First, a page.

It’s a narrative style, coupled with a red wine-soaked onstage demeanour and a fondness for an Italian suit or two, that’s given Baxter a reputation that somewhat precedes him… “I think in Paris they think I’m just a weird love factory, and I really like the idea of pretending to be this really bad guy, but they think I’m some kind of sex sheriff,” he grins. “I think it’s a style. There’s a right balance where you can look a bit seedy and it looks quite good. So I’m tapping into that bit, but I’m not trying to be a sex sheriff.”
“I have a vain way of looking at the world. It’s all about me me me me me.”
Having collected a small congregation of likeminded artistic pals around him, Baxter’s phone book might read like a who’s who of music’s more out-there characters, but much like his wild west mythology, the reality is actually a lot more wholesome. “Me and Jason [from Sleaford Mods] will send each other very sweet-natured texts twice a month, and the Fat Whites will never show me what they’re up to; I come in and everything gets hidden. Not to say I’m the straightest person in the world but I don’t wanna make a cake with a swastika on it,” he notes. “And Jarvis has got a flat in Paris, so whenever I’m in Paris we’re these strange, ill fitted suit-wearing ex pats that hang out. He’s a really good DJ and I’m awful - I call myself DJ Vulnerable - so he’ll DJ and I’ll just get cocktails and annoy him.”
The picture it all paints is of someone both very normal, and very much not. He’ll merrily remember when, as a kid, the Blockheads played 10 nights at Hammersmith Apollo, making them the only artist to accomplish the feat aside from Bowie; the next minute, he’ll be saying how he cried at the Taylor Swift Netflix documentary and got ribbed for having Google alerts set up on himself (“I didn’t think anything about it, but my friend was crying with laughter over it, and retrospectively I thought, ‘Yeah… you do look like a bit of a cunt’”).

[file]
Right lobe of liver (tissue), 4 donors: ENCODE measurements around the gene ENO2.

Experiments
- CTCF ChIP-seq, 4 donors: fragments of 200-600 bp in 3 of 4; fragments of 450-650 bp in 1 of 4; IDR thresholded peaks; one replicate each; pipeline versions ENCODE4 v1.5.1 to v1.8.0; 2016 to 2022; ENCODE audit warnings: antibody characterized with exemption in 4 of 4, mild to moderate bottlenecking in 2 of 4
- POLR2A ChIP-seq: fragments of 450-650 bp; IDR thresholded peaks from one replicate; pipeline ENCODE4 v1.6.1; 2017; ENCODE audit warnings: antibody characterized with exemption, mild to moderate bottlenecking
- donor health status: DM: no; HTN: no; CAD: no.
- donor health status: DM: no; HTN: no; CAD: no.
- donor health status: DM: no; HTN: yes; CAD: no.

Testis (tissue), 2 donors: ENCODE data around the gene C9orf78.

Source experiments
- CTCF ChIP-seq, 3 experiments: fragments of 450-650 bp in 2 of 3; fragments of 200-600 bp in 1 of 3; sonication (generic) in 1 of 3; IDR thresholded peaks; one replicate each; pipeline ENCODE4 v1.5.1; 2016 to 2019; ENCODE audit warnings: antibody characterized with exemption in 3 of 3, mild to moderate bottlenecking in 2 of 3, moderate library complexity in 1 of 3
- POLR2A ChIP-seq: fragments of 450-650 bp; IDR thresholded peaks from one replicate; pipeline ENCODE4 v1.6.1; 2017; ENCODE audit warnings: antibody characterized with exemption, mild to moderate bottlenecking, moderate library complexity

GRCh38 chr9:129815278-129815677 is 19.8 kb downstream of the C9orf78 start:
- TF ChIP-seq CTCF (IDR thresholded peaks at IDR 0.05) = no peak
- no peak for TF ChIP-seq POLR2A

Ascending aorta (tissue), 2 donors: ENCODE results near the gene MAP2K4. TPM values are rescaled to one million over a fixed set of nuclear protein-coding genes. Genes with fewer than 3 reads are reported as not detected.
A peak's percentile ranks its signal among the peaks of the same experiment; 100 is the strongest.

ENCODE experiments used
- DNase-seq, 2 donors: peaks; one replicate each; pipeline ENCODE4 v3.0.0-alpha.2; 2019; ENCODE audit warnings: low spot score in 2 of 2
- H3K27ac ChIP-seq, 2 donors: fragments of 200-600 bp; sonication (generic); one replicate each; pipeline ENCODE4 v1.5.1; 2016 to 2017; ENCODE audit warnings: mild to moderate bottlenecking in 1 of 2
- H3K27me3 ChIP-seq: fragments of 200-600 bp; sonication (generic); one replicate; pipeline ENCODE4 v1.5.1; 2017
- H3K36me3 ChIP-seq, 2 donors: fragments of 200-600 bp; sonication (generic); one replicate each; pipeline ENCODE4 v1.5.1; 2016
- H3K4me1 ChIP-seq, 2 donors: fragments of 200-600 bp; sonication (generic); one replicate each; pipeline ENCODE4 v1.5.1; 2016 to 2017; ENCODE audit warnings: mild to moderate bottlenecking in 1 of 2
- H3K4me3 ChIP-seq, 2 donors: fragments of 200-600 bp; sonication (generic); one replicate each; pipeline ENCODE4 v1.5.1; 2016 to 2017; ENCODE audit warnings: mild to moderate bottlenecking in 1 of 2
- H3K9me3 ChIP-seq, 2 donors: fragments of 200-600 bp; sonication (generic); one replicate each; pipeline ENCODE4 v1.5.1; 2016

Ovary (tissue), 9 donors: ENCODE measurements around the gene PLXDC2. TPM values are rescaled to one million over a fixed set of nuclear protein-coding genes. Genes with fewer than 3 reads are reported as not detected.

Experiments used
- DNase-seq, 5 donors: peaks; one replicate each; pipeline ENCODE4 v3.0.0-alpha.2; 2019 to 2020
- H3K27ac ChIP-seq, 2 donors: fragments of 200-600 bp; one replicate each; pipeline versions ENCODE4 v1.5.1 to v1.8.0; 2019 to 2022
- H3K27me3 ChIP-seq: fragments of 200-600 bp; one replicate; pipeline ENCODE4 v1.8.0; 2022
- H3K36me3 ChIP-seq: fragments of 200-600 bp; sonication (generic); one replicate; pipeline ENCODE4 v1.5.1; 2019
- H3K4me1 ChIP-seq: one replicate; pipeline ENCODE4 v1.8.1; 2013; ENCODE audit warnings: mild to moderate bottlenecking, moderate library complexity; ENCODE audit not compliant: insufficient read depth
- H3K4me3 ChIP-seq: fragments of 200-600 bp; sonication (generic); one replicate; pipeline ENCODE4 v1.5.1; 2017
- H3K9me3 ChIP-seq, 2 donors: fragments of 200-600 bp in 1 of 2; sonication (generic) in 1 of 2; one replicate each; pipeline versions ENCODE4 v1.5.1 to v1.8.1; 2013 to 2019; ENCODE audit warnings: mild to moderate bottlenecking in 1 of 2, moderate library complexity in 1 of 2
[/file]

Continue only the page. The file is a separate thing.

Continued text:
It’s a winning combination, one that makes a period in Baxter’s company one of life’s more amusing ways to spend time. It’s also one that, six albums in, has cemented the singer as a true cult hero - a man who might never reach the dizzying heights of fame he saw firsthand as a kid, but whose charm and idiosyncratic musical niche has earned him his own, justifiable tribe.
“I think [my success] is kind of capped. I’m 48 and I make weird, narrative-based, slightly morose music,” he decides. “But it’s too tiresome to be stuck marinading in your own expectations, you’ll go fucking insane, so I’m pretty relaxed about it. I live a good life, there’s a great balance. I live here and I can look at the sunset, and I was in the bath and everyone laughed and someone brought some Hobnobs. And I think I’m actually really good, so once you think you’re really good it doesn’t matter so much. I definitely drink it in. If someone says ‘Are you Baxter?’ I’m like ‘YES! It’s ME! I’m AMAZING! This is the best day of your life!”
‘The Night Chancers’ is out now via Rough Trade.